Woman Discovers A 1986 Costume Book Thrown Away, And It Has Some Of The Weirdest DIY Costumes
Jonas Grinevičius and Ilona Baliūnaitė
Halloween’s still more than half a year away in the distant, mysterious, and far-off realm of Late 2021 (I wonder what that’s going to be like?), but some internet users are already thinking about what costumes they’ll be wearing and gathering intel early. And it’s all because of one little Twitter post that went viral.
Twitter user Alina Pleskova found a book all alone, abandoned, and lonely on the curb and decided to rescue it, bringing it back home with her. She couldn’t help but share the photos from Jane Asher’s ‘Fancy Dress’ book that has dozens of brilliant, wild, and hilariously bizarre costumes for kids and adults alike.
Check out the photos below! And, I don’t want to sound too cheesy but, ready your cheeks for smiling way, way too much. Remember to upvote your fave pics, too! And be sure to drop us a few comments telling us how you feel about the most outrageously awesome costumes featured here.
Meet the Godfather of Voguing
Willi Ninja did far more than “strike a pose”. Before Madonna was Voguing for the masses on MTV in 1990, the niche dance form was being created by black and latino drag queens during the ballroom era of 1960’s Harlem, New York. It was Willi Ninja, an ambitious young dancer, who pioneered Voguing, and used it to create a safe-haven for members of the LGBT and Black community as it moved from the underground dance scene to mainstream media.
In the late seventies, you could find Willi, born William Roscoe Leake, in Washington Square Park, mastering and teaching his art. His unusual influences for dance included hieroglyphics, olympic gymnastics, and Asian culture, mixed with the greats, like Fred Astaire.
He was a fixture on the Harlem’s gender-bending ball culture, which drew inspiration from the glamorous world of haute couture and the fabulous supermodels of the 80s, as seen in Vogue magazine– hence the name.
he dance was also a means a pacifying the often-agitated community, and became a way for rival dancers to battle out their differences peacefully on the dance floors.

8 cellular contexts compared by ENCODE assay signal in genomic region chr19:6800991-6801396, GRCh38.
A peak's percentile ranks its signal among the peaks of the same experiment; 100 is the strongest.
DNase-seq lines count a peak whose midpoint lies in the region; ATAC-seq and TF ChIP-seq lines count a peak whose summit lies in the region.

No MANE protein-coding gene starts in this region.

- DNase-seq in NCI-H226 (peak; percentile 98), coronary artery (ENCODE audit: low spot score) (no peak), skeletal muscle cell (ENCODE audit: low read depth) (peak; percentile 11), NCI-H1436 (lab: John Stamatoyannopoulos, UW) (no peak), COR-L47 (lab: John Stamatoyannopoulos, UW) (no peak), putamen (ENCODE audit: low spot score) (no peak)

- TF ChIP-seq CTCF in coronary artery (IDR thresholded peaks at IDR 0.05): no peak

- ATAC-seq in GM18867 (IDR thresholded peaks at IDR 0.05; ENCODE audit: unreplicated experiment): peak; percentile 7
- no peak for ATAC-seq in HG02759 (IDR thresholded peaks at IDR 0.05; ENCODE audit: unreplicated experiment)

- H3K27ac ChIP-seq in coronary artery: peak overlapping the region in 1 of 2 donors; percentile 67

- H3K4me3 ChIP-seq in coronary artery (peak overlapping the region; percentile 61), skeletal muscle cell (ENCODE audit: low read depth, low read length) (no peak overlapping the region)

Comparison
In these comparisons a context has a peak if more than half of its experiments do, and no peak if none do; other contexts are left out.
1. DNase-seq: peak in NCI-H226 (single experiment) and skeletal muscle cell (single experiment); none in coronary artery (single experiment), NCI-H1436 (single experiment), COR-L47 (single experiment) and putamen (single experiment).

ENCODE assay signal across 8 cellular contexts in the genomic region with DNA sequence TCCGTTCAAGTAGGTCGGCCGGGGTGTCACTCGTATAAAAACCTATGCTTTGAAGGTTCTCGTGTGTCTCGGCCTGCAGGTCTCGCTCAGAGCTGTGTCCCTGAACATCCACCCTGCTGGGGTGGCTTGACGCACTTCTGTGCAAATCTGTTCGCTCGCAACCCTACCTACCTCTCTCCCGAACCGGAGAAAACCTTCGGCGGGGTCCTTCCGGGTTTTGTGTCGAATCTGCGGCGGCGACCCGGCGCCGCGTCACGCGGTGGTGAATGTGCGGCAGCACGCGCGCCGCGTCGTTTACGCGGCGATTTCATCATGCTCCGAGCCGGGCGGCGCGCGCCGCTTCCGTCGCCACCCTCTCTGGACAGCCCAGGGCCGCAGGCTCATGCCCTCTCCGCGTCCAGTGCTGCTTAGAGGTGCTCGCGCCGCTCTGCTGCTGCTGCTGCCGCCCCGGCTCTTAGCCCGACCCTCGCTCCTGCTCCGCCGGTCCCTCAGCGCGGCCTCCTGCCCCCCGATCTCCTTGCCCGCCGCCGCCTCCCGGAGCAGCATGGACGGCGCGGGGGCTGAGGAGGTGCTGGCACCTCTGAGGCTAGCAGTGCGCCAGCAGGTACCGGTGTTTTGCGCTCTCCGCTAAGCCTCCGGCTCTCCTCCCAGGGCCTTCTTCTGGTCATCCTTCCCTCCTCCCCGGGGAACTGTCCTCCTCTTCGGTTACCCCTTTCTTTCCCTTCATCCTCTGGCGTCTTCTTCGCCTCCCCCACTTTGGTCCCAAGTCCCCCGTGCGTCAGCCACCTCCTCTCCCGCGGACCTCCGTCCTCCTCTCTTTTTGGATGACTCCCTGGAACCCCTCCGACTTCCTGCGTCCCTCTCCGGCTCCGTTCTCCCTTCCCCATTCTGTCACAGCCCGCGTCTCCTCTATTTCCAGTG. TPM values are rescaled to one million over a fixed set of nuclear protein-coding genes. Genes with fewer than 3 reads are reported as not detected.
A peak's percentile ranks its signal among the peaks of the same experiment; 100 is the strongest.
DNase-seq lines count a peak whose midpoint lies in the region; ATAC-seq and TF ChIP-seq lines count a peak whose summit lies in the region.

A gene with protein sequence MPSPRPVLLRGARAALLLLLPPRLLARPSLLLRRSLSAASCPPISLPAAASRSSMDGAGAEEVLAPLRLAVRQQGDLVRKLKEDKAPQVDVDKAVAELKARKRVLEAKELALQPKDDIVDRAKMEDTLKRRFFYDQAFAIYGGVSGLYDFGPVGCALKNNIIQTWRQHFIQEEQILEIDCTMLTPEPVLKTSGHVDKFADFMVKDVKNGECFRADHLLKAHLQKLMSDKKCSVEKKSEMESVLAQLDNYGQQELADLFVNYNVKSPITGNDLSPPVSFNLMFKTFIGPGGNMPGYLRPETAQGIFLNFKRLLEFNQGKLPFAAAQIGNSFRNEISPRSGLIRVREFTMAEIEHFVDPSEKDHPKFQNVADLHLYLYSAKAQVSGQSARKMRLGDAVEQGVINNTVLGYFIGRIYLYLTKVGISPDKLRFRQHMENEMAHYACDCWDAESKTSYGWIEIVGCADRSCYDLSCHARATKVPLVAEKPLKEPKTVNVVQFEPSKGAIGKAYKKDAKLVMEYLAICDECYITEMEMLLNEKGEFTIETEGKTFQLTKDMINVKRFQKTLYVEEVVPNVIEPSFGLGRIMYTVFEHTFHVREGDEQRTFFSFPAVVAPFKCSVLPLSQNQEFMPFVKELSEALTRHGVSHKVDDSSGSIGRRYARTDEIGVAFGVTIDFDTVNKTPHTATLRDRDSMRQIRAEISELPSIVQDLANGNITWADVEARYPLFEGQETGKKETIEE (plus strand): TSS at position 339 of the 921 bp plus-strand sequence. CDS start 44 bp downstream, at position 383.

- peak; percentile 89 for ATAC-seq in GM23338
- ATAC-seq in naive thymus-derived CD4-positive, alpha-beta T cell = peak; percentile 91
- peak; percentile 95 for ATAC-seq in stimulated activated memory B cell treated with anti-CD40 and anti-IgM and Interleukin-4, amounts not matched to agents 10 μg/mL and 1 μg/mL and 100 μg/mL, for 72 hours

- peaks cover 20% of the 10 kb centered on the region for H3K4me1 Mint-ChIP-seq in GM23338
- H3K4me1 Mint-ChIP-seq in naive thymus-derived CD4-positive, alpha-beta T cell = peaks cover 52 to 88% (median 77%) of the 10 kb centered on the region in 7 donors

Houses were formed within the subculture in the late seventies, which served as surrogate families form black and latino youth. Ninja, became “the mother” of the House of Ninja, empowering his community encouraging nonconformity. Unprecedented numbers of black and latino men were finding themselves on the streets in the midst of the 1980s AIDs epidemic, if they were not already disowned by their families for being gay or transgender. Voguing houses offered the support that the city didn’t.
In 1991, a documentary told the subculture’s story in Paris in Burning, directed by Jennie Livingston who had met Ninja in Washington Park Square while he was Voguing in his early days.
The documentary captured the subculture’s golden age in New York City started a conversation on race, class, gender, and sexuality in America that hadn’t been brought to the table before.
After travelling the world, dancing for Janet Jackson, modelling for Jean-Paul Gaultier and Thierry Mugler in Europe and teaching Voguing in Japan, all the while supporting his community, particularly during the AIDs epidemic in the 1980s, Willi Ninja had earned his title as the Godfather of Voguing. But in 2006, his life was cut short when he suffered an AIDS-related heart failure in New York City at age 45.
‘Private Birthday Party’: Rare Photos From Kansas City’s 1960s Drag Scene
Photo: Courtesy of Private Birthday Party
In 2006, artist Robert Heishman was poking around a Kansas City salvage yard, looking for material for an undergraduate documentary class, when he stumbled upon a slide carousel labeled “Jack’s Slides: Chicago and Kansas City.”
“The first image I looked at was this picture of a man in a kimono that was incredibly colorful — it was just a stunning image to behold,” Heishman told the Cut. “There were family photos, and then I hit this line of images that were all people dressed in drag, predominantly standing in front of this beautiful mosaic outside a bar.” Intrigued, Heishman purchased the slides — for $2. “I didn’t really know what I was purchasing, but I wanted to have time to sit with them a little longer,” he explains.